Posts tagged ‘Literacy’

August 31, 2012

Which curriculum would you choose? watered down, or content-rich rigorous

by Grace

Would you rather have a dumbed down curriculum for your children or a content-rich, rigorous one?

Which of these two examples would you rather have for your children’s middle or high school English course?  They are pulled from two different teacher guides.

Example A – five lessons that cover a section of The Outsiders.

The Outsiders, a young adult novel with a 5th grade reading level, has become a standard assignment in many public schools.   These lessons feature cooperative learning, hands on projects, and self-reflective writing.

1.  Hands-On Project – “Tuff” collage

“Tough and tuff are two different words. Tough is the same as rough; tuff means cool, sharp–like a tuff-looking Mustang or a tuff record.”  –  Ponyboy

… For this project, make a collage or montage of what is tuff.

Suggested materials include:  a large piece of posterboard for the display; magazines, newspapers, and other print media; fabric samples; jewelry; nail polish and lipstick; pictures of tuff people.  (Not very gender neutral?)  The finished display is shared with the class.

2.  Cooperative Learning Activity – Making Rules

Students are assigned to work in small groups to plan how they would manage if their parents left them alone for a month.  They assign jobs to each member, plan meals, make house rules, schedule activities, determine emergency procedures, and resolve conflicts. This activity relates to the main characters in The Outsiders who managed to live without their parents.

3.  Reading Response Assignment – Personal Journal

Students are asked to create a reading response journal to record their thoughts, observations, ideas, and questions as they read The Outsiders.  They can use a “diary-type” format, with personal reflections to be read by the teacher in a non-judgemental way with no corrections or letter grades.  A list of suggested teacher responses is provided, including “Wow!  That’s interesting stuff!”

The two other lessons included a social science group project and a quiz.

Example B – three lessons that cover the Gettysburg Address.

The Gettysburg Address (11/12th grade reading level) is typically studied in history class, but these lessons are intended for an English course.

1.  Understanding The Gettysburg Address

Students are divided into groups and each group is assigned to “translate” one sentence from the Gettysburg Address. Students will use a dictionary and/or thesaurus to rewrite the sentence in their own words.  These student sentences are compiled, and the meaning of Lincoln’s speech is discussed in class.  Afterwards students complete a worksheet and a quiz that tests their understanding.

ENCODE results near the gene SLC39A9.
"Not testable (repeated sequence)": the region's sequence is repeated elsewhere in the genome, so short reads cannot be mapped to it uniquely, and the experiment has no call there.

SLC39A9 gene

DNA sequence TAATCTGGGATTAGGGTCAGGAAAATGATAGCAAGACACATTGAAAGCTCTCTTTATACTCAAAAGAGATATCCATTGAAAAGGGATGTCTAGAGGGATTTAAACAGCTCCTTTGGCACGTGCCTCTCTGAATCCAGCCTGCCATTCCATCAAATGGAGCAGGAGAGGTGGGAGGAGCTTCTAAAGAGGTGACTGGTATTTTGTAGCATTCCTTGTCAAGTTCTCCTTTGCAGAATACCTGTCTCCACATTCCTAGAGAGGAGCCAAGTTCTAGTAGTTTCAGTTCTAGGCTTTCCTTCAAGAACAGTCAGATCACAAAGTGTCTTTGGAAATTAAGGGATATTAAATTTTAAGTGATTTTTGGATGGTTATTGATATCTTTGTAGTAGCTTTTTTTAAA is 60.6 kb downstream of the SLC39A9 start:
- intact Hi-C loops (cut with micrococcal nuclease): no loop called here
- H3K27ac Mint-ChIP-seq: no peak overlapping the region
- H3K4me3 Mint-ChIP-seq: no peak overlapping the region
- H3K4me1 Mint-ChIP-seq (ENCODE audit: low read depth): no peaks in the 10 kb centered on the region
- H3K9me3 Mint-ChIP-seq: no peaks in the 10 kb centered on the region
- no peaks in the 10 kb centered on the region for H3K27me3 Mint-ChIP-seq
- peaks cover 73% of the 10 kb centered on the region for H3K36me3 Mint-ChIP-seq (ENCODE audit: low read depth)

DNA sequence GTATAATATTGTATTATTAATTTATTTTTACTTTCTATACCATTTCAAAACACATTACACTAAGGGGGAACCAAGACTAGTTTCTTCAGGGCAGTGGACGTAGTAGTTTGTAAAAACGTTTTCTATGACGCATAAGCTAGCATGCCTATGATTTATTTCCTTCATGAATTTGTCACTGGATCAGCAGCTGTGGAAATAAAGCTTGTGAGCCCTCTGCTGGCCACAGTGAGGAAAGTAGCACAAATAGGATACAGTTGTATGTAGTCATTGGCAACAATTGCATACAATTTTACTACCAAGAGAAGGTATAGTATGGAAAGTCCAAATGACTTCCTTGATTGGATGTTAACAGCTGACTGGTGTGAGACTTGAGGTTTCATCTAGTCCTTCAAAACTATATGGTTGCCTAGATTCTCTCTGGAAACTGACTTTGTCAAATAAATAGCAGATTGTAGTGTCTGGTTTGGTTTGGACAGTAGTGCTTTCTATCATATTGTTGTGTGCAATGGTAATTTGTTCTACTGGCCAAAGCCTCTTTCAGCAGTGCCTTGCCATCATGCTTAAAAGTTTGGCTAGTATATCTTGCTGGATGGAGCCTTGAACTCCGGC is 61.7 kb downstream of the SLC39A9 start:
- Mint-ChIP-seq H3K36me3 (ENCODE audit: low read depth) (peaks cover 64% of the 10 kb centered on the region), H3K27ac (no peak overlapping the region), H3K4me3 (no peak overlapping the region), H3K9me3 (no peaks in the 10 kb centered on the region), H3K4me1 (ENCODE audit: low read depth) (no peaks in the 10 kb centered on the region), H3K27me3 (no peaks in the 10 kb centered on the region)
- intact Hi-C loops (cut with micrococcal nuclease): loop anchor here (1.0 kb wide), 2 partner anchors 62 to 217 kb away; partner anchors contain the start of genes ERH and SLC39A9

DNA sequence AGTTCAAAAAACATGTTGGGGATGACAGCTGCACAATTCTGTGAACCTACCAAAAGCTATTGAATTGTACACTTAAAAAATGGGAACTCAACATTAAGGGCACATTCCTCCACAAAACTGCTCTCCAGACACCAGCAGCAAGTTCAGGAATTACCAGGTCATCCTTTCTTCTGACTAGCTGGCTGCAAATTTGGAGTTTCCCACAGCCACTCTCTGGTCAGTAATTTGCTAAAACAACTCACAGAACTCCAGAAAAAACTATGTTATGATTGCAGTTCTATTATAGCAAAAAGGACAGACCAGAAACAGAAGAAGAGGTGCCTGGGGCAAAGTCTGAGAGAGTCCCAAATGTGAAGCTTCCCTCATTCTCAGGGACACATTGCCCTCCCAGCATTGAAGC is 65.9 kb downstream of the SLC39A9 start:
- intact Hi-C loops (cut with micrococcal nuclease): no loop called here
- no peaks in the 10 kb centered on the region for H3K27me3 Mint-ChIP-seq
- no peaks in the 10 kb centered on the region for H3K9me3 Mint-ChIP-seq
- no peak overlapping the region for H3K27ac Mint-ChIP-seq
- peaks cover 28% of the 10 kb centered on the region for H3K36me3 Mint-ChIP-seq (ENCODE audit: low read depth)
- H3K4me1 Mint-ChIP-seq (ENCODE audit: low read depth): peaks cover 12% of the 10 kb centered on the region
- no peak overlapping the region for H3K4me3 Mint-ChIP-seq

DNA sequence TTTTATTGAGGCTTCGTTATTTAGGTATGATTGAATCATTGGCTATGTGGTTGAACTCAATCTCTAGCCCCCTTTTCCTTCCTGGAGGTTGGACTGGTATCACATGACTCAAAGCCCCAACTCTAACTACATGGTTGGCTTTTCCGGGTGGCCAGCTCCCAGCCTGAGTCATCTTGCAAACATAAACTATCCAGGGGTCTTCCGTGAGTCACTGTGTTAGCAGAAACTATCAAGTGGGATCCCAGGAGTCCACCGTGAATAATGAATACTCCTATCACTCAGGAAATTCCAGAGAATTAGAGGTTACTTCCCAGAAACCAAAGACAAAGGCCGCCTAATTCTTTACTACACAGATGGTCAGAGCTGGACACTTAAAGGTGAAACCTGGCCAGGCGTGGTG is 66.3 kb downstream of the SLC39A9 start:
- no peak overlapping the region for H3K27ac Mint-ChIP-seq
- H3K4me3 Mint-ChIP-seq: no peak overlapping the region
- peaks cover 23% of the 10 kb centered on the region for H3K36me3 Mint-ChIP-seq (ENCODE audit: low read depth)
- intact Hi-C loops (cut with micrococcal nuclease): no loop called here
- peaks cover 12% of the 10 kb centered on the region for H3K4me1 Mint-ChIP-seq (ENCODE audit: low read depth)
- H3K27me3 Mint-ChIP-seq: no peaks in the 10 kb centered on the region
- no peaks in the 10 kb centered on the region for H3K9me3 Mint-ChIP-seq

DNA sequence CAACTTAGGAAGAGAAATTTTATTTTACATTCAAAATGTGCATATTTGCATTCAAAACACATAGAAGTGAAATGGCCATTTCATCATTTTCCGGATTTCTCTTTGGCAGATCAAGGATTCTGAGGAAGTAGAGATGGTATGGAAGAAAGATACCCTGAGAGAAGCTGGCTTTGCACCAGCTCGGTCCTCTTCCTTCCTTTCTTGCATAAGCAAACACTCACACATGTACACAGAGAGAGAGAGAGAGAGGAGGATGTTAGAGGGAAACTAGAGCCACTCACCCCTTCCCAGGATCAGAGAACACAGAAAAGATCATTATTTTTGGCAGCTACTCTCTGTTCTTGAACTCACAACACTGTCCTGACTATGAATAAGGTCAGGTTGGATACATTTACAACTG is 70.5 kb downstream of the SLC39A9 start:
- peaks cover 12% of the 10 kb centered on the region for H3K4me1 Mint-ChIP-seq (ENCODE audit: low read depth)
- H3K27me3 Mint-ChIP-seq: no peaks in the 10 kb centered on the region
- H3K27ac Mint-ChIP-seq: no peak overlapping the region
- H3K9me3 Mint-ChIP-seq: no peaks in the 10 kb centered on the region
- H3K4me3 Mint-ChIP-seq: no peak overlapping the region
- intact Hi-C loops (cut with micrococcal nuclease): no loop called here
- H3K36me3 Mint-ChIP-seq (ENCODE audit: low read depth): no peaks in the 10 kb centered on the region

2.  The Language Of The Gettysburg Address

Students receive instruction on rhetorical devices used by Lincoln – grammatical parallelism, antithesis,
alliteration, and repetition.  Using a worksheet, students are asked to identify examples of these devices and then create a persuasive speech modeled on Lincoln’s presentation.  It is suggested that students present their speeches to the class.

3.  A Civil Conversation

This exercise takes the form of a respectful debate, where students are asked to discuss ideas from the Gettysburg Address.  They select areas of agreement and disagreement, using the text to support their ideas.  They are instructed to focus on ideas not on personalities, and to find areas of common ground among other class members.

Among the objectives of the Gettysburg Address lessons:

  • Learn the main concepts of the Gettysburg Address and understand its place in history
  • Apply word analysis and vocabulary skills in comprehending the speech.
  • Write a concise persuasive speech.
  • Identify and apply various literary devices
  • Practice respectful and fact-based debate

A few observations:

  • I would rather have the Gettysburg Address lessons for my own children.